Coordinated Care the Cornerstone of Reform in Oregon
February 7, 2012 - 10:27 am
As many states are trying to implement or exceed federal health reform, Oregon is hoping to provide better, cost-efficient care through coordinated care organizations (CCOs). CCOs would manage care for Oregon Health Plan (Medicaid) enrollees through a bottom-up approach, with local community councils overseeing the CCOs. The Oregon Capitol News reports:
All of the states are facing rising Medicare and Medicaid costs, and most have chosen to solve the imbalance by dropping the number of people covered under their programs, Bates said. Oregon seeks to go in the opposite direction, he said, and plans to get there through the creation of Coordinated Care Organizations (CCOs).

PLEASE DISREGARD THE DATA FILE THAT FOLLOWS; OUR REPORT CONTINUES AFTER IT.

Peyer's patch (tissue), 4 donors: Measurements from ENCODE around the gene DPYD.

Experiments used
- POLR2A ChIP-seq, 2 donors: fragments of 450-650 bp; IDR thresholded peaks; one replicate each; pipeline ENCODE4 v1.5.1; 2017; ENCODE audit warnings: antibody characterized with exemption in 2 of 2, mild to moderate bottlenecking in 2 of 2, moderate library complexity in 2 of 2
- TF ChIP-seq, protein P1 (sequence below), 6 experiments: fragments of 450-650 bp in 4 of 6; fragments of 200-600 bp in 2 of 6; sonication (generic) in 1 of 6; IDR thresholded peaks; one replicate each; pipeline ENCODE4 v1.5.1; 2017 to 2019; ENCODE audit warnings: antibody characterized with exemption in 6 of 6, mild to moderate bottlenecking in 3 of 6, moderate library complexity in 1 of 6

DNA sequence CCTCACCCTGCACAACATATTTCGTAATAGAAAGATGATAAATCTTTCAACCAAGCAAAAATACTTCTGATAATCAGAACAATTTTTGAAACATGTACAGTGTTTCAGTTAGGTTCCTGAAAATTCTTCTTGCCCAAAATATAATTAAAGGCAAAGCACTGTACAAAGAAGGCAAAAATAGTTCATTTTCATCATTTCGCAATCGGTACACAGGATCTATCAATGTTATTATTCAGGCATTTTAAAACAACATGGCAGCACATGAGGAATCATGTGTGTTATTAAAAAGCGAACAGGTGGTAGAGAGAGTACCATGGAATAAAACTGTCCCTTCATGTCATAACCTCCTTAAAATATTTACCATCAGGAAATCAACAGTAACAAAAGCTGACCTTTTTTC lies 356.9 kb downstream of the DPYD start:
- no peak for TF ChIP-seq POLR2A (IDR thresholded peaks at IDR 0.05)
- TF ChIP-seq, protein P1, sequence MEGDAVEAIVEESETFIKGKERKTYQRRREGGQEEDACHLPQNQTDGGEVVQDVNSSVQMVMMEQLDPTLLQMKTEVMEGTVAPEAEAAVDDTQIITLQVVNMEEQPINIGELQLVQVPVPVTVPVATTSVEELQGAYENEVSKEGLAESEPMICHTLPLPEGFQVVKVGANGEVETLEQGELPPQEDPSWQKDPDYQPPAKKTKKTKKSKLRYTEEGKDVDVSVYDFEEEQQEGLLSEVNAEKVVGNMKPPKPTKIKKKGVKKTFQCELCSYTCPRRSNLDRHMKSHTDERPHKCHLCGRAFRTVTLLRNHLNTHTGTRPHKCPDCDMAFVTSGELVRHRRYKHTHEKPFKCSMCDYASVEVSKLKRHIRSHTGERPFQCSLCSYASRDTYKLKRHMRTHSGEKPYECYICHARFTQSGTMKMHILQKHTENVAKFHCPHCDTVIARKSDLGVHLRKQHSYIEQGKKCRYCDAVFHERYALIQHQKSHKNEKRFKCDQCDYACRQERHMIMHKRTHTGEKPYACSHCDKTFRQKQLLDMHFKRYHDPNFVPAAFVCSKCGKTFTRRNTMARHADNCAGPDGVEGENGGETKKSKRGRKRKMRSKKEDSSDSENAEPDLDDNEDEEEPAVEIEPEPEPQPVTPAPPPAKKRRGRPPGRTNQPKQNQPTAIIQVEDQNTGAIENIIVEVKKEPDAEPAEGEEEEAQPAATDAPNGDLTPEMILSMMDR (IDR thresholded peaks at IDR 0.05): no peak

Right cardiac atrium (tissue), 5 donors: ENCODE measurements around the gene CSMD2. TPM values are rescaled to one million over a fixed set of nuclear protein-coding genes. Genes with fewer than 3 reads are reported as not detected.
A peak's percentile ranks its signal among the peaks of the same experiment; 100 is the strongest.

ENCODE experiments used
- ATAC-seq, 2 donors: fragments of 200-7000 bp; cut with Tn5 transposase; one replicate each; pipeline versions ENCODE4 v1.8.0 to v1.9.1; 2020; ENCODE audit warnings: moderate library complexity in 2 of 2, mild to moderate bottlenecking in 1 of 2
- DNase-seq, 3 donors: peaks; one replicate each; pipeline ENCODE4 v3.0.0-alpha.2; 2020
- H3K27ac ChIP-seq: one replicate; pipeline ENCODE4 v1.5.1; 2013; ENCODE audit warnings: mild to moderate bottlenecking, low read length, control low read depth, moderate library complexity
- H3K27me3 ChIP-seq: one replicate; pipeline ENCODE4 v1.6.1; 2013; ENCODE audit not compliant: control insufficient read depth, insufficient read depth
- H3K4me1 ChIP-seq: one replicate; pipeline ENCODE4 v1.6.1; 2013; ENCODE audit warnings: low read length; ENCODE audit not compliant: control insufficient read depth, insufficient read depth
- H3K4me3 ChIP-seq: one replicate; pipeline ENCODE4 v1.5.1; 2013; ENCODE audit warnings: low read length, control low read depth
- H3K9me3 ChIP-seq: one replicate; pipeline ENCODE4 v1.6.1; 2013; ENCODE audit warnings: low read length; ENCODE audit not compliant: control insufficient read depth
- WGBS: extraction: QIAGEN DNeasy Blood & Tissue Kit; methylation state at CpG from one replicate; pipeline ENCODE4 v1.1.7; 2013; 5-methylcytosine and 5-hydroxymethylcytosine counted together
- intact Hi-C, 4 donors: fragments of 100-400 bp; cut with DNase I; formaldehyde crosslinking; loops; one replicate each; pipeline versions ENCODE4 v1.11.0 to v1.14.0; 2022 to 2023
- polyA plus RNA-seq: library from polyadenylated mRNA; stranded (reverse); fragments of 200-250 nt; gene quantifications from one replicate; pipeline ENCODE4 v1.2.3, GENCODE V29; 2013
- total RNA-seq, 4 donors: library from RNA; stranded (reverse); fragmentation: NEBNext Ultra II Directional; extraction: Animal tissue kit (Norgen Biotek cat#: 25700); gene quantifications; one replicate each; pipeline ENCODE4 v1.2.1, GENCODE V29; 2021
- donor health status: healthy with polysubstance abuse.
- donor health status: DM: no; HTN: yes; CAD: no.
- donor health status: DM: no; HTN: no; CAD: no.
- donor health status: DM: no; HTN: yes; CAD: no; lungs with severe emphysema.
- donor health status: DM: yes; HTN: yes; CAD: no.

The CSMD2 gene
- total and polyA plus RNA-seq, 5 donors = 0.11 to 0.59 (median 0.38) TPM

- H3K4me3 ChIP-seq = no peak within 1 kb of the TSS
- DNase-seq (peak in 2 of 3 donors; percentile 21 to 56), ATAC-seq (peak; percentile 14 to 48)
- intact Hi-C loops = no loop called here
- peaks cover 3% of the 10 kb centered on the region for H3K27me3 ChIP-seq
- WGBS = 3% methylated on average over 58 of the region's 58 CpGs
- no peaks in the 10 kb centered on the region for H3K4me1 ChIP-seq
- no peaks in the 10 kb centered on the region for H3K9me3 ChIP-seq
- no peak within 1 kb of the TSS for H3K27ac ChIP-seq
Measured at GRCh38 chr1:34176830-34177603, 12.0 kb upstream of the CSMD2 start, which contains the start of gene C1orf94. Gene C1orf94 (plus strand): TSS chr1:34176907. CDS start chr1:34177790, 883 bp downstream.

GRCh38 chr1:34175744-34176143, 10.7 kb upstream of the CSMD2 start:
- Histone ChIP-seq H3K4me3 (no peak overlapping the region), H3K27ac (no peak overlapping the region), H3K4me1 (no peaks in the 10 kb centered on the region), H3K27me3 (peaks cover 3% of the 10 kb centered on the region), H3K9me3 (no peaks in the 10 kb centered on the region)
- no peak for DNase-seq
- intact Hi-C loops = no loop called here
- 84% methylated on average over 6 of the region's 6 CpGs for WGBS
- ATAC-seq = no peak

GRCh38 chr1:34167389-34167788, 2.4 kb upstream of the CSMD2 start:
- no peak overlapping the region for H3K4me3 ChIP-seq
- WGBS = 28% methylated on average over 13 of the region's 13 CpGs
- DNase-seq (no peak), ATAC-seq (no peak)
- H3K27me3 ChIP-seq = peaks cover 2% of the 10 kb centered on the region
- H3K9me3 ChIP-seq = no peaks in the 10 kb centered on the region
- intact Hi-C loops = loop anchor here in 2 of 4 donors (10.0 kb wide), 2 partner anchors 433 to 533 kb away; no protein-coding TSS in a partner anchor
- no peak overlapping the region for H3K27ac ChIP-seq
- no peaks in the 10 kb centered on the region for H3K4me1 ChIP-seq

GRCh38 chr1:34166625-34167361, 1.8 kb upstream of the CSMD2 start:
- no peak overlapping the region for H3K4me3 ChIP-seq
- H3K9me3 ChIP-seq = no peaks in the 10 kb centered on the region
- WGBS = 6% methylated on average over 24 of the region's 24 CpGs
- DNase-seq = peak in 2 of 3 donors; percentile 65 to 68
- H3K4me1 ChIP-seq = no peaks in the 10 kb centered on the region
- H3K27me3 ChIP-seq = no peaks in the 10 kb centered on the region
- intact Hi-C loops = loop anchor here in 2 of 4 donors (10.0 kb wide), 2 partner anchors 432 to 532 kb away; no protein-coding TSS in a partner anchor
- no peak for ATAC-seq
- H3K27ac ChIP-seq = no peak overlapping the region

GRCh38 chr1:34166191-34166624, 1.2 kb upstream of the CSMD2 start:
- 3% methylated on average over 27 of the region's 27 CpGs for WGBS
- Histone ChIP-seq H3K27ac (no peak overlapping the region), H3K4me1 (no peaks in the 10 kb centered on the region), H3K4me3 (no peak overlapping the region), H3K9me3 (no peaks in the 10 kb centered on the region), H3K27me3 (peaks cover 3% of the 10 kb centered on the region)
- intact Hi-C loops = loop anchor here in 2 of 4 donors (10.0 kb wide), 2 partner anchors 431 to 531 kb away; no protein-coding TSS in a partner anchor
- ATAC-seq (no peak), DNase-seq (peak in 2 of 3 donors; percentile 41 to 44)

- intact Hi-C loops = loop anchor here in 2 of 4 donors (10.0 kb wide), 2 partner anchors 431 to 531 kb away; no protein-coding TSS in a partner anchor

CCOs were created by House Bill 3650, which passed during the state’s 2011 legislative session. The timeline set forth in the process calls for the first CCOs to be certified in June and to begin enrolling Medicaid members the next month.
Under HB 3650, each CCO is required to have a Community Advisory Council (CAC) with consumers making up a majority of the membership. At least one CAC member must serve on the CCO’s governing board.
Read the entire story here.
There are a lot of details to be ironed out, but we will be keeping our eye on this one.